How high can our national debt get (as a % of GDP) before it will be a threat to our financial stability?

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Question: 

How high can our national debt get (as a % of GDP) before it will be a threat to our financial stability? ie: dollar loses its status as the reserve currency.

Answer: 

The national debt of the US is the amount owed by the US federal government and is the value of the Treasury securities that have been issued primarily by the Treasury and which are outstanding at that point of time. By far, the largest component of US public debt is debt held by the public, investors outside the federal government, including that held by individuals, corporations, the Fed, and foreign, state and local governments. Current total public debt is bit over 100% GDP. 47% of the debt held by the public is currently owned by foreign investors, primarily China and Japan.

Central banks all over the world hold financial reserves, in bonds or money market instruments denominated in a currency other than their own, called foreign reserves. Currently, the US$ is considered the world’s reserve currency with roughly 60% of international currency reserves being held in US$, a good chunk of it in dollar-denominated US Treasury securities. This generates a strong demand for US Treasury bonds and keeps interest rates low reducing private sector borrowing expenses. In this sense, having the status of reserve currency is a huge privilege the US enjoys.

One reason for this privilege is that the US offers a large selection of easily tradable, dollar-denominated US Treasury securities. This means countries needing liquidity can sell their holdings of these securities fast and in huge quantities without affecting prices too much. One other reason the US$ is considered a reserve currency is that the dollar, when compared to other currencies, is generally not expected to lose a lot of value.

However, if the US defaults on its debt or receives serious credit downgrades, the US$ may lose its status as reserve currency. If US debt levels rise and the US government cannot raise enough revenue from taxation (and other sources) to service the debt, it can default; it is technically possible for that to happen. (Unlike many developing countries, the central bank in the US, the Fed, is independent of the Treasury and cannot be asked to print dollars to help pay off Treasury debt.) Even though economists generally believe a Greece-style debt crises is highly unlikely in the US, there is a lot of consensus that current US debt levels are fairly high and that the burden of debt will ultimately hamper future economic growth due to “inevitable fiscal adjustment”. Ken Rogoff in a 2010 piece in the Financial Times has argued that “an apparently benign market environment can darken quite suddenly as a country approaches its debt ceiling. Even the US is likely to face a relatively sudden fiscal adjustment at some point if it does not put its fiscal house in order.”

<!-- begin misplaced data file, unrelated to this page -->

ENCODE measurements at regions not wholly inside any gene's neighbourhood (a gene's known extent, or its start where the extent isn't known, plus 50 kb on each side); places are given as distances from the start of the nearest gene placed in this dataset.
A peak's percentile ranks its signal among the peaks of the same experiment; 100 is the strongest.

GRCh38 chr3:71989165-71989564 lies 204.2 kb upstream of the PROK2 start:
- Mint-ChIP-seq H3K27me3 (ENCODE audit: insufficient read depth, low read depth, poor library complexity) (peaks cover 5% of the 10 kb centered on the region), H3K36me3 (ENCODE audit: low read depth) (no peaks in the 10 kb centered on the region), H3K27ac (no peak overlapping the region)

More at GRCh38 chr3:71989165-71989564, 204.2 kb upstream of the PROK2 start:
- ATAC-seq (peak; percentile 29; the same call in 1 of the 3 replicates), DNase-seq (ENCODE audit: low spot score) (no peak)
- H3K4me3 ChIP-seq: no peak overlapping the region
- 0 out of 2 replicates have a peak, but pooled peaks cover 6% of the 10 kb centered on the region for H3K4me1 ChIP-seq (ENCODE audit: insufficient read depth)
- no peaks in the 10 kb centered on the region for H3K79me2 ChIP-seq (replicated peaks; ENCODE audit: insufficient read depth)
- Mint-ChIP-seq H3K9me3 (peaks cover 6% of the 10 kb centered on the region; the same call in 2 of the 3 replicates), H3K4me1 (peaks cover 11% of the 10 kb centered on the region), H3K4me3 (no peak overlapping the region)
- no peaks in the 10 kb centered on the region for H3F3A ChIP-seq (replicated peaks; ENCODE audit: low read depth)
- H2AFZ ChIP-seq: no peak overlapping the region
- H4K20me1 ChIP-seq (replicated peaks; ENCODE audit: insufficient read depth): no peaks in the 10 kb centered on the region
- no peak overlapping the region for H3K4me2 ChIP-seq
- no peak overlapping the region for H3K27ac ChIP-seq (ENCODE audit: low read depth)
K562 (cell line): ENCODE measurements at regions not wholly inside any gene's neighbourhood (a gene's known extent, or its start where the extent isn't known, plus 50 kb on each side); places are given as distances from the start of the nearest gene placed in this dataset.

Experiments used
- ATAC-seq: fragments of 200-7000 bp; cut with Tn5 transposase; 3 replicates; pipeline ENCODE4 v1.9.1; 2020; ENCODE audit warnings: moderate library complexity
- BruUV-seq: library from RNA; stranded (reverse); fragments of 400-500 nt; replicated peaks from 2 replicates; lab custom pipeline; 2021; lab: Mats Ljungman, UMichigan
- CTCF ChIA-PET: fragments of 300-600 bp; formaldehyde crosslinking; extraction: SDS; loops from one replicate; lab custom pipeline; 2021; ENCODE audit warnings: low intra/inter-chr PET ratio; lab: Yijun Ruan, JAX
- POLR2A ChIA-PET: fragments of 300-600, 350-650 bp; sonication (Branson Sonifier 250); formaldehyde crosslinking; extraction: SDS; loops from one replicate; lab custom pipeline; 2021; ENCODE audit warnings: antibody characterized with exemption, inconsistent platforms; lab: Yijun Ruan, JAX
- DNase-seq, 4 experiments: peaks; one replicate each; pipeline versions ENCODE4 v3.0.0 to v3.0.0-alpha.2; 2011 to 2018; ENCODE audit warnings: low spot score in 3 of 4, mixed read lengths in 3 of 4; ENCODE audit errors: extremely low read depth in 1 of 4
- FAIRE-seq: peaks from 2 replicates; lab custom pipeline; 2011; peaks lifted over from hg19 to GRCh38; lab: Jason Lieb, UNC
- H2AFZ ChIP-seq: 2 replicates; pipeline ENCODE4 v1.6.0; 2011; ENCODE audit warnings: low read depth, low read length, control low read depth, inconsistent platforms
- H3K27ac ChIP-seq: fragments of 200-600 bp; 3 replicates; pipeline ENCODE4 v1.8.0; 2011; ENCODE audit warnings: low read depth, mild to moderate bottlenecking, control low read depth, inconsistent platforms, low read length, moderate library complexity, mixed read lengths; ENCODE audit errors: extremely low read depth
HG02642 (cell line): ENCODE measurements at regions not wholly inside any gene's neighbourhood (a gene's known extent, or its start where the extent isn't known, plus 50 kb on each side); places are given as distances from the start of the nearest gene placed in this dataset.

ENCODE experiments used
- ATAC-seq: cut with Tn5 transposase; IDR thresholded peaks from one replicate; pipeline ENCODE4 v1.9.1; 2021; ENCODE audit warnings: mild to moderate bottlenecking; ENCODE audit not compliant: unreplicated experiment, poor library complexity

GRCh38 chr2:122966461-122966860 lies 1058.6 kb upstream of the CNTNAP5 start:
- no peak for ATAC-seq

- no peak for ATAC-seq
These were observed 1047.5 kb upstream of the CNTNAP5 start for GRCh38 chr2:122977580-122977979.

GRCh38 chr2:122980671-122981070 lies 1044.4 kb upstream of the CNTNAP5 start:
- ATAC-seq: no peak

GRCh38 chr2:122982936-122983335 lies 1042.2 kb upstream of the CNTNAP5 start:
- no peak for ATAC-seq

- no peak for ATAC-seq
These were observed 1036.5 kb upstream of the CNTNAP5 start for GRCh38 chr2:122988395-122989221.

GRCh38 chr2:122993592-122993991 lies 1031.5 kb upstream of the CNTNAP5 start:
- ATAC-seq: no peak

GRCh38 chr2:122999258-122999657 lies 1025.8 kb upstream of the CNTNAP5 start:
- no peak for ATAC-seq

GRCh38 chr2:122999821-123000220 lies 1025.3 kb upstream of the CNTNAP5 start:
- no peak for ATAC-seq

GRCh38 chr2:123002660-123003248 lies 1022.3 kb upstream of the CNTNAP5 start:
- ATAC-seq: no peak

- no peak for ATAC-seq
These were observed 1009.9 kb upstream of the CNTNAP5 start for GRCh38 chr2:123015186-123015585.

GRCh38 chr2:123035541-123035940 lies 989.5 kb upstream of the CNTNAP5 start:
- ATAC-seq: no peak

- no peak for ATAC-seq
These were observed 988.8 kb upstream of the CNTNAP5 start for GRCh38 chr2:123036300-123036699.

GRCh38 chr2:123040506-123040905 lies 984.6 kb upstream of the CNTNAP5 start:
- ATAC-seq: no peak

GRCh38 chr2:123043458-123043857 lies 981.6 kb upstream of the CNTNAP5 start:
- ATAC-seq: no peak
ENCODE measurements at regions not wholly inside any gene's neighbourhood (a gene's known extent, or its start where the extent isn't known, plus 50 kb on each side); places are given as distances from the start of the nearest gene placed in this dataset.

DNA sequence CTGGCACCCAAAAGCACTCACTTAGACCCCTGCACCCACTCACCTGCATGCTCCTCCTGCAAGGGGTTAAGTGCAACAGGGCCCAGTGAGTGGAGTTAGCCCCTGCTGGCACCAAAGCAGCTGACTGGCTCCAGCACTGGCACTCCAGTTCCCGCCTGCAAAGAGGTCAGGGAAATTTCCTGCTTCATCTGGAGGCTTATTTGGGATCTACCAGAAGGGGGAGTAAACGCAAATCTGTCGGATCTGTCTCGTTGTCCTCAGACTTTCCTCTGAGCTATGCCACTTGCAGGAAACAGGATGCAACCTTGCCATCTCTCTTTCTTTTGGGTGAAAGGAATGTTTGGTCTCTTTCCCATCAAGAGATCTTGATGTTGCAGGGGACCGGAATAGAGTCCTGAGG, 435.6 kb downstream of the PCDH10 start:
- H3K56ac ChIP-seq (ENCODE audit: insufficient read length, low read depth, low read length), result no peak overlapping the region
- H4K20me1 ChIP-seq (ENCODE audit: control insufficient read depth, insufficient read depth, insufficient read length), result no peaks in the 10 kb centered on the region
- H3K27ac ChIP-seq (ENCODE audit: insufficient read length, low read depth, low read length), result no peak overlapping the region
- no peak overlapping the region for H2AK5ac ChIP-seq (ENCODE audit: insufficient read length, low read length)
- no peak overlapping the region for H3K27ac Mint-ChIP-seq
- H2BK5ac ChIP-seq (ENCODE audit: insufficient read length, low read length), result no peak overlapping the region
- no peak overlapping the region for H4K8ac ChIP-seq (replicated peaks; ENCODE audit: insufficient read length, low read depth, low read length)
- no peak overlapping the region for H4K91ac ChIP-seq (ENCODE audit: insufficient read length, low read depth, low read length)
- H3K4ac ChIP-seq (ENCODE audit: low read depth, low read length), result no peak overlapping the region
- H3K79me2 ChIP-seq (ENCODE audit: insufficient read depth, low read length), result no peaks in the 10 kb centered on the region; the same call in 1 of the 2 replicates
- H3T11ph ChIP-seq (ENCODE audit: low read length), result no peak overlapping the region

The current political climate in Washington does not seem conducive to getting the US fiscal house in order. This realization has eroded some of the confidence the world has in the US, but all said and done, the world still has more faith in the US and in the US dollar than it has in any other country or currency. There is really no “magic threshold”, a debt level that once crossed will necessarily cause the world to prefer to hold their reserves in some other asset. It will depend on what other options countries have at that time. Right now, the competition (the euro or the renminbi) is not doing much better, but that can always change.